Cape Town 150611. Police officers monitoring Delft taxi rank this morning after two taxi associations confronted each other about the Cape Town route. Picture Cindy waxa.Reporter Kieran/Argus
Cape Town 150611. Police officers monitoring Delft taxi rank this morning after two taxi associations confronted each other about the Cape Town route. Picture Cindy waxa.Reporter Kieran/Argus

Gunfire, death threats in taxi feud

By Kieran Legg Time of article published Jun 12, 2015

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Cape Town - Taxi wars in Delft saw the area grind to a halt as a group of 50 protesting drivers blocked main roads during peak traffic on Thursday morning.

Commuters found themselves trapped and panicking as rival associations clashed in the streets, the rattle of gunfire echoing between homes.

Residents are now fearful that they may be caught in the crossfire of the long-running feud over the lucrative Delft-Cape Town route that has been burning hot-and-cold since 2006.

Nombasa Mandla’s son was queuing in a long line at the taxi rank on Main Road at around 5am. A pupil at Queen’s Park High School, the 16-year-old is forced to catch a minibus to Woodstock almost every morning.

However, this time he never set foot in a taxi. At 5.30am he spotted a man striding towards them, and watched as he pulled out a gun.

His mother, who said the teenager was still distraught on Thursday afternoon, recounted his story to the Cape Argus.

“He said he ran, but everyone was panicking. They started running too.”

He fell under the stampede, an unseen foot crushing his ankle. As he lay on the ground, he heard gunshots go off and he quickly jumped up and limped to safety.

“He came home and I asked what happened?” said Mandla. “I was so worried.”

Elsewhere, commuters were forced to step off taxis as they found their routes blocked by the protesting drivers.

Police spokesman Captain FC van Wyk said that they had been called out to Main Road after there were reports that a few taxis were blocking the street.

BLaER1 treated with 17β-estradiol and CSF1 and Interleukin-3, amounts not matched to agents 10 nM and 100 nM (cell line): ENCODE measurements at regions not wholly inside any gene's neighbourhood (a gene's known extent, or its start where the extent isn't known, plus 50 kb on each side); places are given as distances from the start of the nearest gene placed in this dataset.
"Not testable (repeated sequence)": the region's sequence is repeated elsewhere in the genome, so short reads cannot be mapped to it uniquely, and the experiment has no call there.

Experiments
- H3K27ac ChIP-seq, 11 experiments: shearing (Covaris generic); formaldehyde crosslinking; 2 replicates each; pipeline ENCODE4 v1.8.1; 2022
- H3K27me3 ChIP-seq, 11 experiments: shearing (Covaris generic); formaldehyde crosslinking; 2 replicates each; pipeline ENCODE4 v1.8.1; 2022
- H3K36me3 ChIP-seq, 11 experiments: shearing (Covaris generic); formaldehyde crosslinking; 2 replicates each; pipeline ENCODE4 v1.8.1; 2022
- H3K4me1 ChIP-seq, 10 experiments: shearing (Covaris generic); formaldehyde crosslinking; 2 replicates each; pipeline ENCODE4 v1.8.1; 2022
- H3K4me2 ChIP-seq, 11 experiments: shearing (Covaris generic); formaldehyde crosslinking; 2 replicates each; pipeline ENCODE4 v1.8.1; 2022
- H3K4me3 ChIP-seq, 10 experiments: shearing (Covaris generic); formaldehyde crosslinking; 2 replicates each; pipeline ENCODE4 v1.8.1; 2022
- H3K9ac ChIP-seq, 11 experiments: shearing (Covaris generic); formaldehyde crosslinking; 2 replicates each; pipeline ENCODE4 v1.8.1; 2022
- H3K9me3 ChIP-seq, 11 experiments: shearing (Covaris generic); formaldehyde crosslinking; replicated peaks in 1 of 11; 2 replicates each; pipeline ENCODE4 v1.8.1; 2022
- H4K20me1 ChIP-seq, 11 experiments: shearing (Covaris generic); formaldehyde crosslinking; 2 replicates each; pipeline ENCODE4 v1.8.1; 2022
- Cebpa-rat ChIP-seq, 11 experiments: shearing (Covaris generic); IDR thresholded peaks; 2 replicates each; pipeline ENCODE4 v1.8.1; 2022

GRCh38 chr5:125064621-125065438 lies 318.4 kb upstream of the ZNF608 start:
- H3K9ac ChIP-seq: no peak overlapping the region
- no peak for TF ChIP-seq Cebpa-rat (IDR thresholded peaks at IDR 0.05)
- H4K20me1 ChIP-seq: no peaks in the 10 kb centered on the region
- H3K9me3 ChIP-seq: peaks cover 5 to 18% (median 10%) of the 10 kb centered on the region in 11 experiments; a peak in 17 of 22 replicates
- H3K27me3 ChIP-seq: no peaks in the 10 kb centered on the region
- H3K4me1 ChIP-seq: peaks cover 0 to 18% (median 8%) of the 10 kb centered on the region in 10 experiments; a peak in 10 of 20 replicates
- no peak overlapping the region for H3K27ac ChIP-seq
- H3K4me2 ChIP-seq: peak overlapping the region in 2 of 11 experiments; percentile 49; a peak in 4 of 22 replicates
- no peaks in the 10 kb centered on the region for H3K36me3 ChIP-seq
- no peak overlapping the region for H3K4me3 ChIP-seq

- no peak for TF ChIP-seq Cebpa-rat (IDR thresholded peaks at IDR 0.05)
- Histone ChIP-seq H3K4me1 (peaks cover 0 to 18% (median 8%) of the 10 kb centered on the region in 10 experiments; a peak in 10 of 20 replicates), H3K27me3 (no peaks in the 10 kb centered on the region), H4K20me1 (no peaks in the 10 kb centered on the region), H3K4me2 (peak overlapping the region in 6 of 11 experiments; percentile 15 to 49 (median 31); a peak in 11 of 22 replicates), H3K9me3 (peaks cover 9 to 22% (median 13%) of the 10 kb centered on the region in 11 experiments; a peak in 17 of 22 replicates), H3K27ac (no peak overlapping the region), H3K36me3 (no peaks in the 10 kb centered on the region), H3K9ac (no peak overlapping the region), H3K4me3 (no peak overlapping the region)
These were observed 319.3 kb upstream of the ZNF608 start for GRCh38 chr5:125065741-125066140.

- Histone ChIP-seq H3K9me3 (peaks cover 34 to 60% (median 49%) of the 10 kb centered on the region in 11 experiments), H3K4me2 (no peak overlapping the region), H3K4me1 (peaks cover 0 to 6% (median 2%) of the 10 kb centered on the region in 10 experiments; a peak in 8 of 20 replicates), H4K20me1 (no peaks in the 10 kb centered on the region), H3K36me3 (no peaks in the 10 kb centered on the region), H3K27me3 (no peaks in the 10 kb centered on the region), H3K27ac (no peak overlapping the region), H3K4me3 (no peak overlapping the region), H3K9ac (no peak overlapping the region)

When police officers arrived, they found around 50 vehicles blocking off the flow of traffic at the circle near the Golden Crust bakery.

He confirmed that gunshots had been fired but there had been no reports of deaths or injuries at the time of going to print.

Police, assisted by city traffic services and metro police, searched several drivers and eventually took in two men for questioning. A firearm was confiscated and police were set to conduct an investigation into whether it was fired during Thursday’s chaos.

According to the Delft-Cape Town Taxi Association, the protesting drivers were rivals belonging to the Cape Amalgamated Taxi Association who have clashed frequently over the right to operate along the Delft-Cape Town route.

Speaking to the Cape Argus at the taxi rank, one of the Delft association’s executive members – who did not want to be named, fearing that he would be “added to the hit list” – said the organisation had received numerous death threats since last week.

“So this morning we stopped all of our drivers from going out, I didn’t want any blood on my hands.”

He said other associations were always trying to grab a “slice of the cake” when it came to the Delft-Cape Town route, for which the Delft Cape Town Taxi Association’s members hold operating licences.

“This is our route and we are being bullied out of it by illegal drivers,” he said on Thursday.

Operators and drivers belonging to the Cape Amalgamated Taxi Association’s Seawater group, which according to the Department of Transport holds permits to operate along the Delft-Cape Town route, did not want to speak to the Cape Argus on Thursday.

Siphesihle Dube, spokesman for Western Cape Transport MEC Donald Grant, said illegal operators claimed they had a right to drive on the route because there was a demand for their services.

“The City of Cape Town has been requested to do surveys to review the supply and demand for taxis to and from Delft, because of the rapid growth of this township over the past 15 years.

The city is conducting this survey,” he said.

In the interim, provincial and city traffic services along with metro police are impounding illegally operating taxis.

“At least five such minibus taxis were impounded (yesterday) morning. These operations have been going on at different times since the unrest began.”

Grant has requested that police maintain a strong presence in the area to prevent intimidation of legal operators by illegal operators, said Dube.

But Mandla, the mother of the distraught child who was forced to flee a gunman on Thursday morning, said taxi associations should refrain from fighting until after the morning commute.

“It is too dangerous out there right now she said. They are shooting each other while our children are in the streets.”

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Cape Argus

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